The Internet of Things wants to connect you to the future
This feature first appeared in the Summer 2014 issue of Certification Magazine.
The term Internet of Things, or IoT, was coined in 1999 by Kevin Ashton. Ashton, a British technologist who co-founded the RFID-pioneering (radio frequency identification) Auto-ID Center at Massachusetts Institute of Technology (MIT), used the term to envision a world where the internet would be connected to everyday objects via sensors.
Today, objects can and do collect, receive and send information, both to users and other connected objects. Over 100 million vending machines, vehicles, smoke alarms and more are sharing information. Market analysts at Berg Insight expect this number to rise to 360 million by 2016.
An M2M (Machine-to-Machine) device can assist with inventory control, or alert a technician to broken equipment. Take photocopiers, for example: An M2M chip can order fresh toner and paper automatically. When the photocopier goes down (a monthly occurrence in many offices), the M2M chip can alert a repair technician, and even tell him which parts to bring.
Manufacturers of products are climbing onto the IoT bandwagon as end-users clamor for this embedded technology to help businesses thrive, or improve quality of live. Many homes, for instance, depend on a sump pump to remove ground water from basements or crawl spaces. When the sump goes out, water damage can occur quickly. Now imagine that the same vital pump is equipped with a chip that relays operating information to an app on the homeowner’s phone. Near instantaneous notification of an impending failure could save the homeowner thousands of dollars.
The future holds countless opportunities for software and hardware engineers to bring the IoT to more devices. The device itself needs a hardware engineer, while the app on the phone requires a software engineer. Networking, however, is what brings them together to drive the bottom line.
In an advertisement titled “Create the Internet of Your Things,” Microsoft encourages business owners to “empower your business and gain a competitive edge by connecting data from devices and sensors with the cloud and business intelligence tools. Small things have the potential for big impact. The Internet of Things promises vast opportunities, but it also poses challenges for businesses that seek to take action and realize tangible results as it can seem overwhelming, complicated, and expensive.” Using an elevator company to demonstrate its message, Microsoft has posted a short video to illustrate how IoT technology can help businesses.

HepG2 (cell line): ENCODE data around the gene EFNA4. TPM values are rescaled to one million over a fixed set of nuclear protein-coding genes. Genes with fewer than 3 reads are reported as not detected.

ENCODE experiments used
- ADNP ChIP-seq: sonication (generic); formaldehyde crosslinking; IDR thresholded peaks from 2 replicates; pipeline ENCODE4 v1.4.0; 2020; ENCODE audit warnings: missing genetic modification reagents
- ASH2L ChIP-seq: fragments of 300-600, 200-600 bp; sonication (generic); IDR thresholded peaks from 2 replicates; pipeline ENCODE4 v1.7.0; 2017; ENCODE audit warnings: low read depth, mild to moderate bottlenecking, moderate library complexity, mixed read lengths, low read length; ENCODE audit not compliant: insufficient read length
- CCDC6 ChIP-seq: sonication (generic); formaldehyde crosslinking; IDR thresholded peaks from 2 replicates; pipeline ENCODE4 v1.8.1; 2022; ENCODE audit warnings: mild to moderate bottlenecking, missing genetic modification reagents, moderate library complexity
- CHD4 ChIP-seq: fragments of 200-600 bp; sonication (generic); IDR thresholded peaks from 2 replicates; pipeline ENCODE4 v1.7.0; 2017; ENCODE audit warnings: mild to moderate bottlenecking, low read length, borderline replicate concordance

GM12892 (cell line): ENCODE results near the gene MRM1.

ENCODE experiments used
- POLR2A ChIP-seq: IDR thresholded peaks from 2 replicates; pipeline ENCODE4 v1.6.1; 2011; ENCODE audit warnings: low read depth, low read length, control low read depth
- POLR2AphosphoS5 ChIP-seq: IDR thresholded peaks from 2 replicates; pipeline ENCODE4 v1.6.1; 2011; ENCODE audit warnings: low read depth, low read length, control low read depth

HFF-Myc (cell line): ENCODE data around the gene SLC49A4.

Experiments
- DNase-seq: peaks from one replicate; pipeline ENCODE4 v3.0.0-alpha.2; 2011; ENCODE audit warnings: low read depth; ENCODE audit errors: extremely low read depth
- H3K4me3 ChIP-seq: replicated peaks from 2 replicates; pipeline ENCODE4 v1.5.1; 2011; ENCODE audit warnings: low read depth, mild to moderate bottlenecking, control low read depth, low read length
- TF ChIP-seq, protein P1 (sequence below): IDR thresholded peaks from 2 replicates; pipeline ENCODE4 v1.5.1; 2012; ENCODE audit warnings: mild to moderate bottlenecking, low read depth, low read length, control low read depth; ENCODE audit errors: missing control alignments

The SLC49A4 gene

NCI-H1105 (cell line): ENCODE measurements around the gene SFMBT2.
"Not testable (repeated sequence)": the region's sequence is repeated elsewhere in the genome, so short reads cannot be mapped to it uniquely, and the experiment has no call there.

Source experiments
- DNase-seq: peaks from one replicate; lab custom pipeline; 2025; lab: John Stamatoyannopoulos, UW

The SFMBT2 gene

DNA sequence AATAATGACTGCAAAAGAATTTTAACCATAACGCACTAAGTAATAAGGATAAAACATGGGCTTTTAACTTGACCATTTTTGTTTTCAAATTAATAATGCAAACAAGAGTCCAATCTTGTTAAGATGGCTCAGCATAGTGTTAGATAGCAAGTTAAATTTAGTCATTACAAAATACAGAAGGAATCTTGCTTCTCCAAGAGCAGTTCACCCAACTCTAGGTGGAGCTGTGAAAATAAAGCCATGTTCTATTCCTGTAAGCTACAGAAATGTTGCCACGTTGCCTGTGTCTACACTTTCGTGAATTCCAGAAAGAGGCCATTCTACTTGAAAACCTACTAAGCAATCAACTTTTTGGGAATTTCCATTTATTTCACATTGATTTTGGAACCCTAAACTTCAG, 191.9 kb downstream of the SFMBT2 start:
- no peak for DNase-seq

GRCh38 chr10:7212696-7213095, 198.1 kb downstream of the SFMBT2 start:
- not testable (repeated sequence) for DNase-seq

As new technologies are born, new certifications are needed to validate a candidate’s grasp of that new subject. Existing certification exams are frequently modified to accommodate technology trends. CompTIA’s A+ certification has evolved through the years, once requiring that candidates understand how floppy disks function, or the proper procedure for installing EISA (Extended Industry Standard Architecture) cards. These questions have been removed from the A+ exam in favor of the more relevant SSD (solid state drive) and the ubiquitous USB drive.
The basis of all data communication, however, comes down to a candidate’s knowledge of networking. Back in 1999, candidates seeking the coveted MCSE (Microsoft Certified Systems Engineer) credential had to pass an entire exam on TCP/IP alone. This was a grueling exam that required the candidate to configure CIDR (classless inter-domain routing) and VLSM (variable length subnet mask) without a calculator. Today, there is no TCP/ IP exam, since that subject is embedded within almost every computer certification exam.
In 1996, Bill Gates said, “There might as well be an electricity division at Microsoft: The Internet will be everywhere, in everything we make.” Like electricity, TCP/ IP is in everything now, and TCP/IP means networking. Remember IPv4, the standard for assigning a unique 32-bit address to every device on the internet? “Remember it,” you say, “I’m still using it!” Not for long: With IPv4 limited to a mere 4,294,967,296 addresses, the IoT will demand a thorough conversion to IPv6.
In 1994, a Band-Aid called NAT (network address translation) added some years to the life of IPv4, thanks to the clever people at the IETF (Internet Engineering Task Force). IPv6, on the other hand, can accommodate 340,282,366,920,938,463,463,374,607,431,768,211,456 unique addresses. That’s a big number, so allow me to restate it this way: IPv6 can provide many trillions of addresses to each human on the planet.
Here’s another way to get your head around the immensity of that number: Draw a box on a piece of paper that measures 1.6 inches square. Put all of the IPv4 addresses into that box. Using the same scale, you would need to draw a box the size of our solar system to fit all of the IPv6 addresses. Game over; IPv6 wins.
A certification candidate’s mastery of networking concepts is crucial, and IoT is making it even more so. The term “Internet of Things” intimates that tangible things are involved, but this may be a misnomer. Cisco prefers the term IoE, or the Internet of Everything.
According to Cisco, “More than 99 percent of our world remains unconnected. Tomorrow, we will be connected to almost everything. Thirty-seven billion devices will be connected to the Internet by 2020, from trees to water to cars; the organic and the digital will work together for a more intelligent and connected world. If traffic, transportation, networking, and space exploration depend on digital information sharing, how will that information be identified from its source to its destination?”
Are you prepared for IoT? Do you want to have a hand in connectivity that extends from orchards to space shuttles? Networking certification can punch your ticket to the future of IT. Get started today!